The Physics of the Coronal-line Region for Galaxies in Mapping Galaxies at Apache Point Observatory


The fundamental nature and extent of the coronal-line region (CLR), which may serve as a vital tracer for active galactic nucleus (AGN) activity, remain unresolved. Previous studies suggest that the CLR is produced by AGN-driven outflows and occupies a distinct region between the broad-line region and the narrow-line region, which places it tens to hundreds of parsecs from the galactic center. Here, we investigate 10 coronal line (CL; ionization potential ⪆100 eV) emitting galaxies from the Sloan Digital Sky Survey IV Mapping Galaxies at Apache Point Observatory (MaNGA) catalog with emission from one or more CLs detected at ≥5σ above the continuum in at least 10 spaxels - the largest such MaNGA catalog. We find that the CLR is far more extended, reaching out to 1.3-23 kpc from the galactic center. We crossmatch our sample of 10 CL galaxies with the largest existing MaNGA AGN catalog and identify seven in it; two of the remaining three are galaxy mergers and the final one is an AGN candidate. Further, we measure the average CLR electron temperatures as ranging between 12,331 and 22,530 K, slightly above the typical threshold for pure AGN photoionization (∼20,000 K) and indicative of shocks (e.g., merger induced or from supernova remnants) in the CLR. We reason that ionizing photons emitted by the central continuum source (i.e., AGN photoionization) primarily generate the CLs, and that energetic shocks are an additional ionization mechanism that likely produce the most extended CLRs we measure.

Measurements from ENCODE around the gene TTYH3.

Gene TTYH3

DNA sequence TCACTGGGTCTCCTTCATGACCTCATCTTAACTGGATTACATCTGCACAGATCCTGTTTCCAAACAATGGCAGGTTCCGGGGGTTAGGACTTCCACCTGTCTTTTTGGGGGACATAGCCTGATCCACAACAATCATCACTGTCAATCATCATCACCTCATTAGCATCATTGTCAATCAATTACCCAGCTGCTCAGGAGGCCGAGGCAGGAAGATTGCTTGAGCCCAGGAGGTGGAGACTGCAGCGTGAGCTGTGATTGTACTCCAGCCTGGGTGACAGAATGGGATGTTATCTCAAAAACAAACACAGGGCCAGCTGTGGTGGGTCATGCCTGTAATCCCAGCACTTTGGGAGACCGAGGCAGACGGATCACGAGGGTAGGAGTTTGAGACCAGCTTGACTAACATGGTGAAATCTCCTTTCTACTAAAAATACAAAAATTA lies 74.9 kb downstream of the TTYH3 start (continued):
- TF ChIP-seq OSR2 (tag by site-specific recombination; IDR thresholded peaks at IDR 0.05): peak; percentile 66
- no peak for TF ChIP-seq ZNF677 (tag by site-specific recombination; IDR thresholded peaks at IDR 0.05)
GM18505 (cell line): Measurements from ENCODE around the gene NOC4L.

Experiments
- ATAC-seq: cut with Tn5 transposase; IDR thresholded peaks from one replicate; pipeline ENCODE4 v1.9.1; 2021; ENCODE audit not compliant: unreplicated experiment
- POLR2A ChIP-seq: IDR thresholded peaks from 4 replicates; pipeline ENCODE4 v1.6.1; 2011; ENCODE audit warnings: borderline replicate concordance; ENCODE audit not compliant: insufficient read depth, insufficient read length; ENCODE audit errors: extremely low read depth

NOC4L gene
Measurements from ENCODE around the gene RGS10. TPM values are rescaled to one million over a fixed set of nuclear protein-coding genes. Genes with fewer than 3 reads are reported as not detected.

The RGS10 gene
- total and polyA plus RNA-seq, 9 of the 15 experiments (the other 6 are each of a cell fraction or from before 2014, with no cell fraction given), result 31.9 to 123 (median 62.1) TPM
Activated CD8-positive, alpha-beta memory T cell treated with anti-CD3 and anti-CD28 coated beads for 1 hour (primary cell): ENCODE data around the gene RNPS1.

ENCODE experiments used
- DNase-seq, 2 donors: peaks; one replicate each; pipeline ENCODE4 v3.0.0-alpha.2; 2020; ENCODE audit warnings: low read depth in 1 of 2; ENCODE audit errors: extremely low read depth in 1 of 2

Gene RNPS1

Publication Title

Astrophysical Journal